Turning next to the potential for undue hardship on Flerick, the Court determined that there were alternatives for Flerick to earn a livelihood. While Flerick did previously work as a salesperson prior to his employment at FirstEnergy, it was his specialized training in the electricity field that FirstEnergy provided that the non-compete sought to protect. Further, the non-compete did not restrict him from either working in the other forty-four states or working in a sales industry outside of the electricity industry.

Flerick, for his part, attempted to argue that the standard the district court had used was incorrect, and it should have instead focused upon whether he had misused proprietary information or trade secrets. However, the Court reasoned that this overemphasized one factor of Ohio law and ignored others. Instead, FirstEnergy was simply trying to prevent an employee that it had given specialized training to from competing with it. This, among the other factors the district court had used in granting the preliminary injunction, was sufficient to uphold the order.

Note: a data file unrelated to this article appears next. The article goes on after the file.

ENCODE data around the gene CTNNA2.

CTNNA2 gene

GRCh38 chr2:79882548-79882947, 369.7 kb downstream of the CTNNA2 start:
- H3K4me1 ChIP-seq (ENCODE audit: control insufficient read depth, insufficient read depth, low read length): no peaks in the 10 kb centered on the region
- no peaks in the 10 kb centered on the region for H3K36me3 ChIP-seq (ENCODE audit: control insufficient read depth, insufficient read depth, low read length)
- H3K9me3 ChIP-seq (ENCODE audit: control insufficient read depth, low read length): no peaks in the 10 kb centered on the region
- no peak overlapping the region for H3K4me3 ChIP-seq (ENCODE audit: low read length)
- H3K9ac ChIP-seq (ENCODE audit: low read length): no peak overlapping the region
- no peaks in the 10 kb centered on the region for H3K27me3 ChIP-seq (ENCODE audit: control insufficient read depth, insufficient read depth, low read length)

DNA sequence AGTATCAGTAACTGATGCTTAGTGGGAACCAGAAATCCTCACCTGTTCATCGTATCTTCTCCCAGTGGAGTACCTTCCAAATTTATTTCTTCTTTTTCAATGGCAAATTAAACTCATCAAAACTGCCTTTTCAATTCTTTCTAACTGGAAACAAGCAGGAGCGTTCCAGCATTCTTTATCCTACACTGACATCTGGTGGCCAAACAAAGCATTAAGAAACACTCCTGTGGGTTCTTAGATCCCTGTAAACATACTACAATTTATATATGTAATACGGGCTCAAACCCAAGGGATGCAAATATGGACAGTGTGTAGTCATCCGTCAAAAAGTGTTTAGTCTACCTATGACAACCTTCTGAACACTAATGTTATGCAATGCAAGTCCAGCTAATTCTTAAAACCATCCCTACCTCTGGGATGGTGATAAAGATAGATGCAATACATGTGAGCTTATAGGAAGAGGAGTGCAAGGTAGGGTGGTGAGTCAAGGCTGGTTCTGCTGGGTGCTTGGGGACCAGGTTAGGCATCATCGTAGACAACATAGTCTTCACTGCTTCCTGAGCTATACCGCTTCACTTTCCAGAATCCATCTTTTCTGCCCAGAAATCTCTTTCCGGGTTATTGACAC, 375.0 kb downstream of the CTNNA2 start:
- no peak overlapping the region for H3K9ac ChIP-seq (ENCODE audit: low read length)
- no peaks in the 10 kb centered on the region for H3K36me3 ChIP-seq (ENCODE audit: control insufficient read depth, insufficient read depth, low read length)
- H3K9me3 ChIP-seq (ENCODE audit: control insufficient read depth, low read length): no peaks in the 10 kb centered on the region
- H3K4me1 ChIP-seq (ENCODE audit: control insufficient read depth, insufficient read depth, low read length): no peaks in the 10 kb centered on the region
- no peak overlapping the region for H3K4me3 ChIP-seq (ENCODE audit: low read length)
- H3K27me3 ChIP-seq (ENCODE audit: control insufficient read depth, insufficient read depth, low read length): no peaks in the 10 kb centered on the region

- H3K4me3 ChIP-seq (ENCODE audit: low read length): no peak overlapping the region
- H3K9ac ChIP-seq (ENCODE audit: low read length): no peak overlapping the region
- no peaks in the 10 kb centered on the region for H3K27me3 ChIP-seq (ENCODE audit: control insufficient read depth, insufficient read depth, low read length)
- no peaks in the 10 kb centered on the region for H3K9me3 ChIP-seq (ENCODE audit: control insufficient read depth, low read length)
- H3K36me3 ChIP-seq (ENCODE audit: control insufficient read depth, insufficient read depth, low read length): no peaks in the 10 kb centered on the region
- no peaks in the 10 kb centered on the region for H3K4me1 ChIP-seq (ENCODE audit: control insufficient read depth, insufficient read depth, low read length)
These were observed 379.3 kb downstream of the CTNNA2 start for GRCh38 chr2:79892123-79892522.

Thus, the Court ultimately upheld the preliminary injunction, prohibiting Flerick from violating the non-compete clause. Because the non-compete clause was limited to one year and limited to the geographic scope of his work with FirstEnergy, it was construed to be a valid and enforceable contract.

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About the Author

Robert Wood has been a Texas trial lawyer since 1993. During that time, he has represented small, mid-sized, and Fortune 100 companies in business and employment litigation matters all over Texas and the United States. He has also advised and represented hundreds of individuals in employment litigation matters. Read more about Robert Wood